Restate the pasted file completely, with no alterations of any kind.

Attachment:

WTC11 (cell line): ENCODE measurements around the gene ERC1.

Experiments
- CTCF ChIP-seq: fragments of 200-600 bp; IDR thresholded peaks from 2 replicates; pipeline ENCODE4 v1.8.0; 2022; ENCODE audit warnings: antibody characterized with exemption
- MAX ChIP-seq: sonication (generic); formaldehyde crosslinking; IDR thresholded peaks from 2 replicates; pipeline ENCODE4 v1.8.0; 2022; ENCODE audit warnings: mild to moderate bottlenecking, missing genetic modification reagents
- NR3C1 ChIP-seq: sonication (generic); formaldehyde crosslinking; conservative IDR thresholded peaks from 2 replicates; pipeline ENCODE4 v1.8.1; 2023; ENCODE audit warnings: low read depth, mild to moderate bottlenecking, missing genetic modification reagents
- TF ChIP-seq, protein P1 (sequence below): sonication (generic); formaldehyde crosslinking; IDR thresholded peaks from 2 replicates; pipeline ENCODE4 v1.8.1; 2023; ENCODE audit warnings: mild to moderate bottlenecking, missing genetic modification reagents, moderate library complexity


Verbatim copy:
WTC11 (cell line): ENCODE measurements around the gene ERC1.

Experiments
- CTCF ChIP-seq: fragments of 200-600 bp; IDR thresholded peaks from 2 replicates; pipeline ENCODE4 v1.8.0; 2022; ENCODE audit warnings: antibody characterized with exemption
- MAX ChIP-seq: sonication (generic); formaldehyde crosslinking; IDR thresholded peaks from 2 replicates; pipeline ENCODE4 v1.8.0; 2022; ENCODE audit warnings: mild to moderate bottlenecking, missing genetic modification reagents
- NR3C1 ChIP-seq: sonication (generic); formaldehyde crosslinking; conservative IDR thresholded peaks from 2 replicates; pipeline ENCODE4 v1.8.1; 2023; ENCODE audit warnings: low read depth, mild to moderate bottlenecking, missing genetic modification reagents
- TF ChIP-seq, protein P1 (sequence below): sonication (generic); formaldehyde crosslinking; IDR thresholded peaks from 2 replicates; pipeline ENCODE4 v1.8.1; 2023; ENCODE audit warnings: mild to moderate bottlenecking, missing genetic modification reagents, moderate library complexity